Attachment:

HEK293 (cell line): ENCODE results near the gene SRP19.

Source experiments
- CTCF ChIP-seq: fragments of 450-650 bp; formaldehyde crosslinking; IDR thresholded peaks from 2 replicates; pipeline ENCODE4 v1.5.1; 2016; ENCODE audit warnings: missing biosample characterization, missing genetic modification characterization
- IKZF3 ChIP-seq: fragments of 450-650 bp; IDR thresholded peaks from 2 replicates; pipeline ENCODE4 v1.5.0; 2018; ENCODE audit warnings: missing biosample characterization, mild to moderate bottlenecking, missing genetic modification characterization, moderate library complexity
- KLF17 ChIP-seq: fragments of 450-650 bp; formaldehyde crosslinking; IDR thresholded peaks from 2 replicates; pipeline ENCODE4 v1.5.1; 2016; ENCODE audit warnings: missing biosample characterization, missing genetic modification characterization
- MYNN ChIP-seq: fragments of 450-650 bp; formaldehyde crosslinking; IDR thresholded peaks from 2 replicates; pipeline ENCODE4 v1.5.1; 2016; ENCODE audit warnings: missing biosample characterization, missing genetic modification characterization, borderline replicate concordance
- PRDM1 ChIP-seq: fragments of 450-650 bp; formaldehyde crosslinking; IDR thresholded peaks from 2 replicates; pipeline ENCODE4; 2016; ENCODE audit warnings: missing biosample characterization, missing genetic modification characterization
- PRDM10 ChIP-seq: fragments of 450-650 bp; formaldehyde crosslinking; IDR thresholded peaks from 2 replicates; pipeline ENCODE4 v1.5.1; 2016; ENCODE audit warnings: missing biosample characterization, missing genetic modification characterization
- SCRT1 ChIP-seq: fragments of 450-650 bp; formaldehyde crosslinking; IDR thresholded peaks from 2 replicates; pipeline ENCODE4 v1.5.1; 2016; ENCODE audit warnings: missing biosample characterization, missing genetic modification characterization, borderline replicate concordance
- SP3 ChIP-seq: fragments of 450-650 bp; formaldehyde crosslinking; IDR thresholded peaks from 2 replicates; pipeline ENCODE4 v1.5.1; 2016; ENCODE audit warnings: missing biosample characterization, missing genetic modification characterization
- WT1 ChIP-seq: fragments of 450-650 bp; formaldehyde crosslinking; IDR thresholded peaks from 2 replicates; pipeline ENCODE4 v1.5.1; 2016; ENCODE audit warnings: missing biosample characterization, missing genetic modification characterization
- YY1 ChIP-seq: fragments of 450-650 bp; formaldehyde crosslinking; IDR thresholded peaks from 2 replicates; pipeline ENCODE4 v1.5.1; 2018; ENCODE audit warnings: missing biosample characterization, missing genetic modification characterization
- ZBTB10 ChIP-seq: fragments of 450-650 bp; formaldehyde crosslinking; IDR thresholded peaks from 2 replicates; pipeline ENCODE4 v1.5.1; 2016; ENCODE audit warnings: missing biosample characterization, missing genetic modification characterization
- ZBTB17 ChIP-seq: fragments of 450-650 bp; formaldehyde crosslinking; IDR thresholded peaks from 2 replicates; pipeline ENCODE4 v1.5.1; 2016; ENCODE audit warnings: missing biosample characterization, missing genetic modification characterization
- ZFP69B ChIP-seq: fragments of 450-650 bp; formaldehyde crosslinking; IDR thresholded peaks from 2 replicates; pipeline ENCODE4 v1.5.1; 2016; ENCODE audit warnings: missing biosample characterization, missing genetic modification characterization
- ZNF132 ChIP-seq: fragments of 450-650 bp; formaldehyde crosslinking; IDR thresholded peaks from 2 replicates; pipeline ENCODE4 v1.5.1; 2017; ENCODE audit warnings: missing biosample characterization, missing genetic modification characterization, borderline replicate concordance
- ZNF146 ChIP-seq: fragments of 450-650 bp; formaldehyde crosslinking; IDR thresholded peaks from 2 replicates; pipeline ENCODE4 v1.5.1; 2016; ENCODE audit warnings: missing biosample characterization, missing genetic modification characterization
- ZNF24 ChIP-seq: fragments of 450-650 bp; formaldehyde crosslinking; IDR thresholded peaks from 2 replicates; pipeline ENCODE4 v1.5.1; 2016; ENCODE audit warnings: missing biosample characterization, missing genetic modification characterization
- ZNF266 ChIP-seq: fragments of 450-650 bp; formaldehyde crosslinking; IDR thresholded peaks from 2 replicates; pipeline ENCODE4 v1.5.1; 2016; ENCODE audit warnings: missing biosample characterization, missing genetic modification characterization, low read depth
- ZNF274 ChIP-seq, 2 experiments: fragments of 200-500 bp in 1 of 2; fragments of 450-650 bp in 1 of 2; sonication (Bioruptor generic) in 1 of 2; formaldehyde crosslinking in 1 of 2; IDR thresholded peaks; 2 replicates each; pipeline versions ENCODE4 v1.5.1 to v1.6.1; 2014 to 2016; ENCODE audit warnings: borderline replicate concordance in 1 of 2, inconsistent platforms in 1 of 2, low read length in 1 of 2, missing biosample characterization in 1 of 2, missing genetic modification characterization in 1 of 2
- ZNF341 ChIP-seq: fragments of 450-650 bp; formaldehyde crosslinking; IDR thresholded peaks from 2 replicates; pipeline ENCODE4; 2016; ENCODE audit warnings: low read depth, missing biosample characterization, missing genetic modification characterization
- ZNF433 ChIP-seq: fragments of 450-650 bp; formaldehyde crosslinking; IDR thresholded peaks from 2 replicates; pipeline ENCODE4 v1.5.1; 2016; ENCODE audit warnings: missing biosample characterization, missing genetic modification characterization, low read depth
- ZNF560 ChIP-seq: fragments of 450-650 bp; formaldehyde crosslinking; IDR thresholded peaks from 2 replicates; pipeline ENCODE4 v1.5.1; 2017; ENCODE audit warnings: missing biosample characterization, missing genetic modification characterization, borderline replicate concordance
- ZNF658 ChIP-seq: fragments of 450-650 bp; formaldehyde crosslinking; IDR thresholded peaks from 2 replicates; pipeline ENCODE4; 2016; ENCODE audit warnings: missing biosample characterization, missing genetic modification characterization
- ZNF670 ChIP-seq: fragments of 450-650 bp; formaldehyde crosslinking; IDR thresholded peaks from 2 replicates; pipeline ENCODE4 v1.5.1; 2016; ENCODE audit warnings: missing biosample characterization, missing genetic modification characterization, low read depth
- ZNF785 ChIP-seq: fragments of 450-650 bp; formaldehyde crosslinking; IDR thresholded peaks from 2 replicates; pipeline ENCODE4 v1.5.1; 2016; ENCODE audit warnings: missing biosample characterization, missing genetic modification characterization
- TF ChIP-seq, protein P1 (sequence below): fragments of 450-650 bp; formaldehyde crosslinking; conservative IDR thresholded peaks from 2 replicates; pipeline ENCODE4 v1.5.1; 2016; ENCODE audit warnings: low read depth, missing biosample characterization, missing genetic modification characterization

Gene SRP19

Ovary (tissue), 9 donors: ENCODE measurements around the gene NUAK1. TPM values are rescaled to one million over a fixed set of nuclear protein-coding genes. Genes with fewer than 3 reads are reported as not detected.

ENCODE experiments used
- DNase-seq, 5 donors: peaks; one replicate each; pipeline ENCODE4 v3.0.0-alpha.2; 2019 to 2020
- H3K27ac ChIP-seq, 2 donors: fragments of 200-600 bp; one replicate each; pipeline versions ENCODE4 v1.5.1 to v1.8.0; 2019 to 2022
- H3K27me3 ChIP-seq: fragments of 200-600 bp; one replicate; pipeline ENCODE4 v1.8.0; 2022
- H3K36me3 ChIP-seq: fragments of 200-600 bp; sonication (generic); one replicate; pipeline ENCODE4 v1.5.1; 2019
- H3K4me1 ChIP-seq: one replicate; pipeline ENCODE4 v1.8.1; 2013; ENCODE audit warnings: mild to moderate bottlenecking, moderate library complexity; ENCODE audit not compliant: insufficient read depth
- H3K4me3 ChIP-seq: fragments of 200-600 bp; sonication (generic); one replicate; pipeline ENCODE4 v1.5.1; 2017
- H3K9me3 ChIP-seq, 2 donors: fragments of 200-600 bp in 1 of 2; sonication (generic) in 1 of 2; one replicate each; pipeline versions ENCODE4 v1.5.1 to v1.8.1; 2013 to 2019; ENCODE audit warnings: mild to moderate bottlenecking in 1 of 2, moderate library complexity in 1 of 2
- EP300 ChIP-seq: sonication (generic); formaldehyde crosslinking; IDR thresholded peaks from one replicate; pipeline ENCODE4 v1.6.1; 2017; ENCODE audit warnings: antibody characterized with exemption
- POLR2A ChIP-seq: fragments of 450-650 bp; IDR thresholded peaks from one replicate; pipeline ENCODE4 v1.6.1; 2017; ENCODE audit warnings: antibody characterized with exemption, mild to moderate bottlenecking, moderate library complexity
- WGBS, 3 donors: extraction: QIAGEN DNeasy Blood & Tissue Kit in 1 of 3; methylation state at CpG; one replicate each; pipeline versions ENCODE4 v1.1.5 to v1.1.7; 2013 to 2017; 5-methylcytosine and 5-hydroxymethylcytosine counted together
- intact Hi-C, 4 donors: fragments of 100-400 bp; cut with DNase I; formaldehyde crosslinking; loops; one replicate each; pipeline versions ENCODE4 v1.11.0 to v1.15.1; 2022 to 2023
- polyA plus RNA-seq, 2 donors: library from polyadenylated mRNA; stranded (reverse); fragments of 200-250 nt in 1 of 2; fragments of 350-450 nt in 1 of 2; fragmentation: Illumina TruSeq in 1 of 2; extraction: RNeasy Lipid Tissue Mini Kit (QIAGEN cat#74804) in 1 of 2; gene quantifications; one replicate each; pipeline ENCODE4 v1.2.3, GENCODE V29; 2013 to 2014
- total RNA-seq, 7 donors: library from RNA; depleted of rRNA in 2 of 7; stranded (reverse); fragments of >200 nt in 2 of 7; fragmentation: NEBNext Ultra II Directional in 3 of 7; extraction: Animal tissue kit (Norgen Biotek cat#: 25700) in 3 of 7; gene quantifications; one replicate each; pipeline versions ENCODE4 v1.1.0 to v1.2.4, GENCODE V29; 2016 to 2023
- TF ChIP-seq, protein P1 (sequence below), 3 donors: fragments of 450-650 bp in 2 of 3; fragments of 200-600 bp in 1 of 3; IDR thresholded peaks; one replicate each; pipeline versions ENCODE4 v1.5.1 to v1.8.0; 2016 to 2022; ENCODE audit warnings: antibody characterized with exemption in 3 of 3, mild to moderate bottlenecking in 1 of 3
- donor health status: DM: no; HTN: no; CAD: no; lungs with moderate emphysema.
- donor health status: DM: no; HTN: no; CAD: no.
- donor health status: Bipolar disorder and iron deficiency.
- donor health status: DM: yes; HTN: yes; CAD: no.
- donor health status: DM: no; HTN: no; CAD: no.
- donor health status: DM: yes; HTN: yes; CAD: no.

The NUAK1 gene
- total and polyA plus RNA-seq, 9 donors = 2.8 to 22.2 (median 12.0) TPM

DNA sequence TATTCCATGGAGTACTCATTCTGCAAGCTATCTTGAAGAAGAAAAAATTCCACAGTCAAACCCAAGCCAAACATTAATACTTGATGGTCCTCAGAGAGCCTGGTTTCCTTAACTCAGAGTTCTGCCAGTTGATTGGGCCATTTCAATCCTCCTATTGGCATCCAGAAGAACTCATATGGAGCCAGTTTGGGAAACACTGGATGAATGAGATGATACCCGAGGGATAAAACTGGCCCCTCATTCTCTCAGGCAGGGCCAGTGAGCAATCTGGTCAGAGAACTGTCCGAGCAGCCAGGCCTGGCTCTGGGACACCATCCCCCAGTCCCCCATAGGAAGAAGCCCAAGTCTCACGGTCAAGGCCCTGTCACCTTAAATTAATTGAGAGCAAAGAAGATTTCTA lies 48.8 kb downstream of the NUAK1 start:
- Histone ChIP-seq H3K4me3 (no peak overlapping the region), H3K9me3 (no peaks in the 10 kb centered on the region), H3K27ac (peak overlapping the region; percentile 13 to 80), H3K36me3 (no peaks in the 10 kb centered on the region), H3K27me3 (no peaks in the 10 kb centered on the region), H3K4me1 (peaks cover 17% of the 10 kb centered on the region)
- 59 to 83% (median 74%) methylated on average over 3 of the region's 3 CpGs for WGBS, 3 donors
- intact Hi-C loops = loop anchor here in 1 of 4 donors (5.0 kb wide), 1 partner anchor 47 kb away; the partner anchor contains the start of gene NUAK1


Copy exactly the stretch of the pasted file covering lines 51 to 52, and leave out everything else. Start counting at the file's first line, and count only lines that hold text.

The NUAK1 gene
- total and polyA plus RNA-seq, 9 donors = 2.8 to 22.2 (median 12.0) TPM